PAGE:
A 20-year-old Texas Tech sophomore, Michelle Mallin, was careful not to touch the cigarette the rapist left on her car seat. From the Lubbock Avalanche-Journal:
During the assault, Mallin fixated on a half-smoked cigarette and lighter the man left on her car seat. After driving her back into the city, Mallin was relieved the man left the evidence as he fled on foot.
“Don’t touch that,” Mallin thought as she found her way back to campus. “It should have his fingerprints on there.”
When she arrived at her dorm room about three hours after being abducted, Mallin called the Lubbock Police Department.
She told them about the cigarette and described her attacker — an African-American man with a medium build and short, curly hair.
Mallin picked Tim Coles out of the photo-array as the man who raped her. His was the only color Polaroid of the 6 pictures.
At the time, Mallin believed Cole was the man who raped her about a month earlier.
So did the all-white jury of nine men and three women who sentenced Cole to 25 years in prison for aggravated sexual assault.
They were wrong.
Tim Cole has been exonerated by DNA. It didn’t help him much, as he died in prison in 1999. His mother, Ruby Cole Sessions, told Mallin when she came to visit her,
‘stop crying’ because she had nothing to be sorry for. She said, ‘You were a victim just as my son was and it will be OK,’ ” Cory Session said. “It was not her fault at all.”
An unnamed Florida State University student accused the school’s “famed quarterback, Jameis Winston” of rape. He denied the allegation. From the New York Times:
After downing a double dose of NyQuil to fight a cold, the young woman woke in a man’s dormitory room with a vague memory of someone being on top of her, but no recollection of sexual contact. Three days later she found a condom in her vagina. She repeatedly confronted the man, who insisted that nothing had happened, and his roommate, who had told her he saw them having sex, then said he was joking.
The Tallahassee police are accused of “failure to adequately investigate despite bruises on the accuser and semen on her underwear.”
“I was worried, and I was crying,” the woman, a Florida State University student, told the police. She went to Tallahassee Memorial Healthcare for an examination, and to the university police, but they did not question the suspect or his roommate. Instead, they asked the woman if she wanted the suspect questioned; she never gave a “yes” or “no” answer, so they closed the case 18 days after her initial report.
An investigation revealed that the police, after a report is made and an examination conducted, would ask the complainant if she wanted them to investigate. If she did not explicitly agree, they would close the case.
In talking with the police, “they indicate that this happens all the time, victims come in, they’re not sure what they want to do, and the case is not investigated until they make up their mind,” said Georgia Cappleman, the chief assistant state attorney for a six-county region of Florida that includes Tallahassee.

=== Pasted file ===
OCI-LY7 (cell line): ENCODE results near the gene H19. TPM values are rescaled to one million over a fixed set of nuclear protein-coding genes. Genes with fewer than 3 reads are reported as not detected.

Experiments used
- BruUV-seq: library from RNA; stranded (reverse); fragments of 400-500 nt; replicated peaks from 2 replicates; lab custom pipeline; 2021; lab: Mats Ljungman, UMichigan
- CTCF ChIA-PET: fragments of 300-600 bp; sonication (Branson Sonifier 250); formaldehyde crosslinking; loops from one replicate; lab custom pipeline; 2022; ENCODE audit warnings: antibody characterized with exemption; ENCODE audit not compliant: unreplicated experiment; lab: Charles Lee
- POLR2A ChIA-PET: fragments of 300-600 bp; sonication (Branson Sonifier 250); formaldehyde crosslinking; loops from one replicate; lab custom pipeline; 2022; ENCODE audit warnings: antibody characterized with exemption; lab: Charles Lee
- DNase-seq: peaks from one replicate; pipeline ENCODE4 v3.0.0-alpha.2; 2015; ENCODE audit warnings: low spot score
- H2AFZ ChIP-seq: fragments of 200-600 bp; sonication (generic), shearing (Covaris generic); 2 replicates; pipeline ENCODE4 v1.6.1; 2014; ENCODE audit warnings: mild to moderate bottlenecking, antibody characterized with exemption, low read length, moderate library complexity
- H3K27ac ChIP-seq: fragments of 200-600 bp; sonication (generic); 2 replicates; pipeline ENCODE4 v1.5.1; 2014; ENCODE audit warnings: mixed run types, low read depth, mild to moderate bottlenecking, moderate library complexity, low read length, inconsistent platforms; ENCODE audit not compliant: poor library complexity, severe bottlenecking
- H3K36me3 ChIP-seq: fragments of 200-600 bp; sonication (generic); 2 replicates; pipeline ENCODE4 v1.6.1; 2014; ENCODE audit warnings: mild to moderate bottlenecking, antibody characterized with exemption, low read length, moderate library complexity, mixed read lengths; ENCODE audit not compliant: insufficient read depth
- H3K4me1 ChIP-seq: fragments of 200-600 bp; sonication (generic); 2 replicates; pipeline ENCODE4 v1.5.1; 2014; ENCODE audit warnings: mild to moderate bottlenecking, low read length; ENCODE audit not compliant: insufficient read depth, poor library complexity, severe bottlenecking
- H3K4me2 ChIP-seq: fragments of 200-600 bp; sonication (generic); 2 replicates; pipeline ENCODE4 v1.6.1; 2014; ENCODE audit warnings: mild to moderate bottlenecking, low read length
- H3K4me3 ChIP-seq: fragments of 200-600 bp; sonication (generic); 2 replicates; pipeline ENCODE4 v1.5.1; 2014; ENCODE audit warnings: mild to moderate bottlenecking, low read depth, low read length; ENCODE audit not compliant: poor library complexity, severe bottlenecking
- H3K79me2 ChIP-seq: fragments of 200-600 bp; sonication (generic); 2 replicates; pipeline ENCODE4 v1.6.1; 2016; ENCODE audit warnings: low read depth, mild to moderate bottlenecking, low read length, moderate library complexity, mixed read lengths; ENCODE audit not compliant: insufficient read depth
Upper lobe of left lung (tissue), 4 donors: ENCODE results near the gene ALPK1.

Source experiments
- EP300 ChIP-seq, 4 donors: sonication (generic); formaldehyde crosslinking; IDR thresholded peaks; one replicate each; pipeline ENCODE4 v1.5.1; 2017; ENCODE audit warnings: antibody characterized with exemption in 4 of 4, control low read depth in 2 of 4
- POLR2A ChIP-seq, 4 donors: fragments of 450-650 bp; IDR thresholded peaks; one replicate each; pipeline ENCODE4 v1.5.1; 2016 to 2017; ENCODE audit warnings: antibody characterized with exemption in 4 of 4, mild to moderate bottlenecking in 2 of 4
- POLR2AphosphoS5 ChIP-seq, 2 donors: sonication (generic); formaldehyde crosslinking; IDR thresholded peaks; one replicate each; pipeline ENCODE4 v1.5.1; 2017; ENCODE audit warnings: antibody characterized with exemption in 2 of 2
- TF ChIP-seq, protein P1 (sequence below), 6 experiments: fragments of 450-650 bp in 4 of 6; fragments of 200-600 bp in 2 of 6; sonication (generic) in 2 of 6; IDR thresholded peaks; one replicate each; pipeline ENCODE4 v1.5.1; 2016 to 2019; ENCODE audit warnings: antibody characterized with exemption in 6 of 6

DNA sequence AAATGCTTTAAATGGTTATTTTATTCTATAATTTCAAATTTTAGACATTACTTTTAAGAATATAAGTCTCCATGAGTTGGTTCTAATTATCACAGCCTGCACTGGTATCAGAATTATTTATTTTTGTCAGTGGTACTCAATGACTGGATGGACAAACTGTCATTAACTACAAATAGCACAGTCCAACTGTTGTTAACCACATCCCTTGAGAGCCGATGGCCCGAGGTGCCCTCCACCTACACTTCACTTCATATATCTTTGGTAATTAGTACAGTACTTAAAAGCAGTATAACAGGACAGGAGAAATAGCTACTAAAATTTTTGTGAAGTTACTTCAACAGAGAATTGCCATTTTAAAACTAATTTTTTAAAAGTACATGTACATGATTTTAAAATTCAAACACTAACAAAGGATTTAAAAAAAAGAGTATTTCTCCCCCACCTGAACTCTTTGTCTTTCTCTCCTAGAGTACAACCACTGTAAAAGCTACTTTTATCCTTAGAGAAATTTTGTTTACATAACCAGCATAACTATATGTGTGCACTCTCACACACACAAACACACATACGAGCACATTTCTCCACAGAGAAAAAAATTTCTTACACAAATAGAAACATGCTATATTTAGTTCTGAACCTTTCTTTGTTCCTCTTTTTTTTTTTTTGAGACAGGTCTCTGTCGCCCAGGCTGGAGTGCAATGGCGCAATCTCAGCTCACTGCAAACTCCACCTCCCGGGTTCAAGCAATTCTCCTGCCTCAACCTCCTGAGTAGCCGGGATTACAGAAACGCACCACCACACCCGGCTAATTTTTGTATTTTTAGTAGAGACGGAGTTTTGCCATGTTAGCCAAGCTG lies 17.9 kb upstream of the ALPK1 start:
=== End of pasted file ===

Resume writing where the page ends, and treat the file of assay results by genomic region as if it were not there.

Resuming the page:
“If a victim comes in and reports a violent crime, I don’t think it’s appropriate to then say, ‘Well, what do you want to do about it? Are you sure you want to go forward with this?’ ” Ms. Cappleman said. “The appropriate thing to do is to assume by her being there, making the report, that she does want an investigation and to proceed with it accordingly.”
The University didn’t see things as clearly as the prosecutor.
In a written statement, the university said its officers are trained to treat people compassionately, including “making sure the alleged victim is aware of, and can prepare for, the next steps.” It added that experts counsel that “it is important to allow a victim to have a voice in the investigative process as a way of re-establishing control over their lives.”
In the case of the woman who found a condom inside her, the university said, the investigator “respected the desires of the alleged victim,” and could reopen the case if she requested it.
Respecting the desires of the “alleged victim” doesn’t seem insensitive. In matters such as allegations of rape, there are influences and concerns beyond the normal in prosecuting a crime. But should the presumption be to investigate in the absence of an express desire to pursue or to let the complainant decide what becomes of the investigation, and her life?
The juxtaposition of these two cases isn’t offered to show that the system is right or wrong, but rather that anecdotal claims extrapolated to systemic failures rarely proves anything. Advocates offer their best stories to grab people’s hearts in the hope that their minds will follow, because we’ve become particularly susceptible to heart-rending stories of pain and misery. The problem is that the stories go both ways. No side owns misery.
Calls for change to the system based upon anecdotal sympathy must always be suspect. Michelle Mallin was a victim. So too was Tim Cole, who was a guilty rapist in prison on the day he died. An unknown woman at FSU claims to be a victim. Seminoles’ quarterback Jameis Winston is named in the New York Times as the accused rapist, who will be the accused rapist for the rest of his life.